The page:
Chicago native Rena Butler joined Hubbard Street in 2017 and has previously choreographed performances with numerous companies across the country. She’s danced with Kyle Abraham/Abraham.In.Motion, Bill T. Jones/Arnie Zane Company, David Dorfman Dance and Pasos Con Sabor Salsa Dance Company. In Butler’s new work, III Third, she explores her own culture and identity. III. Third serves as the final piece in a three-work series the choreographer is creating exploring gender, race and culture through the lens of her own personal experiences. While Butler's work did not begin with responses to queries of Hubbard Street dancers, her work is every bit as collaborative as that of her fellow danc(e)volve dancer/choreographers. For III.Third Butler developed personal characters for each Hubbard Street dancer and their own individual personal identity as viewed through what she calls societal lens. Butler then allowed each of the dancers to incorporate their own personal interpretations of these characters, making them their own, partaking in the dance-making process. She explains, “I choreographed a lot of phrase work, and had asked the dancers to augment the material to their personal way of interpretation. So, we met halfway. The movement is playful, athletic, challenging, sinuous yet cubistic and personal.”

As for the team realizing the three danc(e)volve works for the stage, Edgerton has made this year’s festival a family affair. From mentorship to set design to lighting, Hubbard Street insiders have all had a hand in bringing danc(e)volve 2018 choreographers’ visions to life. Edgerton says of the production, “Our rehearsal director, Jessica Tong and artistic liaison Jonathan Alsberry have been instrumental in the day-to-day rehearsals and development. I have had a few meetings with the choreographers working through the logistics. We declared costume designer Jenni Schwaner Ladd (our head of wardrobe) and lighting designer Kaili Story (our lighting supervisor) to create the atmosphere along with the concepts of the choreographers. I’m really happy that this program represents all in-house collaborators to highlight the amazing talent we work with every day.”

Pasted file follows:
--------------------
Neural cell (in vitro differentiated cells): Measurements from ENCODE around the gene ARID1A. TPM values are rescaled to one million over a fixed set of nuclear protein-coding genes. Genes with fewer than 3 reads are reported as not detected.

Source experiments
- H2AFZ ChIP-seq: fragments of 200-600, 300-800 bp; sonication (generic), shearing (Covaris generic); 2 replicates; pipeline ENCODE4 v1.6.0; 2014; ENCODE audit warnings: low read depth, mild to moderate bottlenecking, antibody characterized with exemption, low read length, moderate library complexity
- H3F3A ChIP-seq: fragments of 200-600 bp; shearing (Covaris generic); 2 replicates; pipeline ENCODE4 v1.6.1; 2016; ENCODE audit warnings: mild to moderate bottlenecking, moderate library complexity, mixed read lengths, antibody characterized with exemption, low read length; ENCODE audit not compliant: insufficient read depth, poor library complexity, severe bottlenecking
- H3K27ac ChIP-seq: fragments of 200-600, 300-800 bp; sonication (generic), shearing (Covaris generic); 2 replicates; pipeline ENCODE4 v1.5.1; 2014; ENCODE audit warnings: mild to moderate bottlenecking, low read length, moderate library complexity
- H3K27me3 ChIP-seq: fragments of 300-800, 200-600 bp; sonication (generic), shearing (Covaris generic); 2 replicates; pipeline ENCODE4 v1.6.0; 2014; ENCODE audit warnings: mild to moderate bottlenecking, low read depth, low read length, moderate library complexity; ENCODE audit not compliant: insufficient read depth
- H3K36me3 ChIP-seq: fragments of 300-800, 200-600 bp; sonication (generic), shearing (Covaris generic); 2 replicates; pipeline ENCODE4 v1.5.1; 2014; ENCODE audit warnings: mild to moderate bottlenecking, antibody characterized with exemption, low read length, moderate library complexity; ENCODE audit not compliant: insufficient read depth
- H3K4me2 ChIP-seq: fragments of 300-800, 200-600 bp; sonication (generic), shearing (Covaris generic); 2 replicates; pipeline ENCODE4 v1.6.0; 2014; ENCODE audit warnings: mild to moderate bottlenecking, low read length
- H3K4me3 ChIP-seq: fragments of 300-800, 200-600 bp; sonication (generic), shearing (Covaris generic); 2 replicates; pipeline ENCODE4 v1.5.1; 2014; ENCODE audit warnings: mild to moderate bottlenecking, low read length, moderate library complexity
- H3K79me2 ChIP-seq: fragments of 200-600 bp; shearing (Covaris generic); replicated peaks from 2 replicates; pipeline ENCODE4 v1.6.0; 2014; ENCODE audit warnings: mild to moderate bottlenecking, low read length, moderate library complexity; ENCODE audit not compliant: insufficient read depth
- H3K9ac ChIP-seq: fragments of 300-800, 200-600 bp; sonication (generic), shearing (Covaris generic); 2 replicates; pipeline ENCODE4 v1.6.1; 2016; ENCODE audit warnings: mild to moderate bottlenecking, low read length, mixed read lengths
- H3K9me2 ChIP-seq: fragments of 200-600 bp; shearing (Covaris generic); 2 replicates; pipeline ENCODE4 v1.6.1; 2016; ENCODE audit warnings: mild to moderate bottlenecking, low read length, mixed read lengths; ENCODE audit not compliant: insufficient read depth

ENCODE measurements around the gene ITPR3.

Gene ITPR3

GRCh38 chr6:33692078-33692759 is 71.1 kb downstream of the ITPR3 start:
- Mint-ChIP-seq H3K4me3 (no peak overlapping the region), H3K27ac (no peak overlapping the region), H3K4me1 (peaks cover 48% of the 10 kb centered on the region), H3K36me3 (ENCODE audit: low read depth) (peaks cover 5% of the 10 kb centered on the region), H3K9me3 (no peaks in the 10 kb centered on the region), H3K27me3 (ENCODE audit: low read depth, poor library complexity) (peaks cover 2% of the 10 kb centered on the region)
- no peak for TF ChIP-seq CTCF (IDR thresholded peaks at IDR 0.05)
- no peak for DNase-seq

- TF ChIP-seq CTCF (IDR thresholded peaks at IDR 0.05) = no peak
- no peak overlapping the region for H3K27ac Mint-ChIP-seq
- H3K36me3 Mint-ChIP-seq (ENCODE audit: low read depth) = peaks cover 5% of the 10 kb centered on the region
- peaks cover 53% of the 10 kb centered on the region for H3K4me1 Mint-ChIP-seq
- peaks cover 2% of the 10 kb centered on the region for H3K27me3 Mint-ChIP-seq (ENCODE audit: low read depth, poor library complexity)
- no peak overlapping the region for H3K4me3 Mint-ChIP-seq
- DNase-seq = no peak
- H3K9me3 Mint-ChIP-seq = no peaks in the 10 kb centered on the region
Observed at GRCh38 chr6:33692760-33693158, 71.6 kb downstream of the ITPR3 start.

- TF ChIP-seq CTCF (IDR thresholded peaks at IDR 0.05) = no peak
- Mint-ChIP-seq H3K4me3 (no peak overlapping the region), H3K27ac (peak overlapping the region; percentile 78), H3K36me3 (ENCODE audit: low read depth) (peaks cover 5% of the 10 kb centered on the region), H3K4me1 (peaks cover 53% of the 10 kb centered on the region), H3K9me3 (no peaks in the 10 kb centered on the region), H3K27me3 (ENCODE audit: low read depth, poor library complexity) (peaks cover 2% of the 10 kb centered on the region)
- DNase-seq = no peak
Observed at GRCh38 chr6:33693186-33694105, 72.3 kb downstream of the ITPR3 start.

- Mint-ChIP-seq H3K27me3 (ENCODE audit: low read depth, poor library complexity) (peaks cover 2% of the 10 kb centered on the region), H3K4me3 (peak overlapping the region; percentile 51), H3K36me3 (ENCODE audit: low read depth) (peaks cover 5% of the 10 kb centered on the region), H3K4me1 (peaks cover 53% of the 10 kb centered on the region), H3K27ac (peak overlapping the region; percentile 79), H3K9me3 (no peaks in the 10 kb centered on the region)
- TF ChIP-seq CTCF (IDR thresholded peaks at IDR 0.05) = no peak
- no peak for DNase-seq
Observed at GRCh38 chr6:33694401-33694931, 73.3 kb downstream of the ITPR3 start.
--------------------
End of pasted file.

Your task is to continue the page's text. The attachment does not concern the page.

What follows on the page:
For years, Hubbard Street Dance Chicago has promoted a mission of “bringing artists, art and audiences together to enrich, engage, educate, transform and change lives through the experience of dance.” Experiencing the result of an evolutionary dance creation process that begins in collaboration, innovation and is rooted in bold personal experience, I can think of no better way to enrich, engage, educate, transform and change the lives of not only the audience, but everyone engaged and invested from the very start of this evolutionary process.

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Hubbard Street Dancers David Schultz and Michael Gross in Clan(device) by Alice Klock (photo by Todd Rosenberg).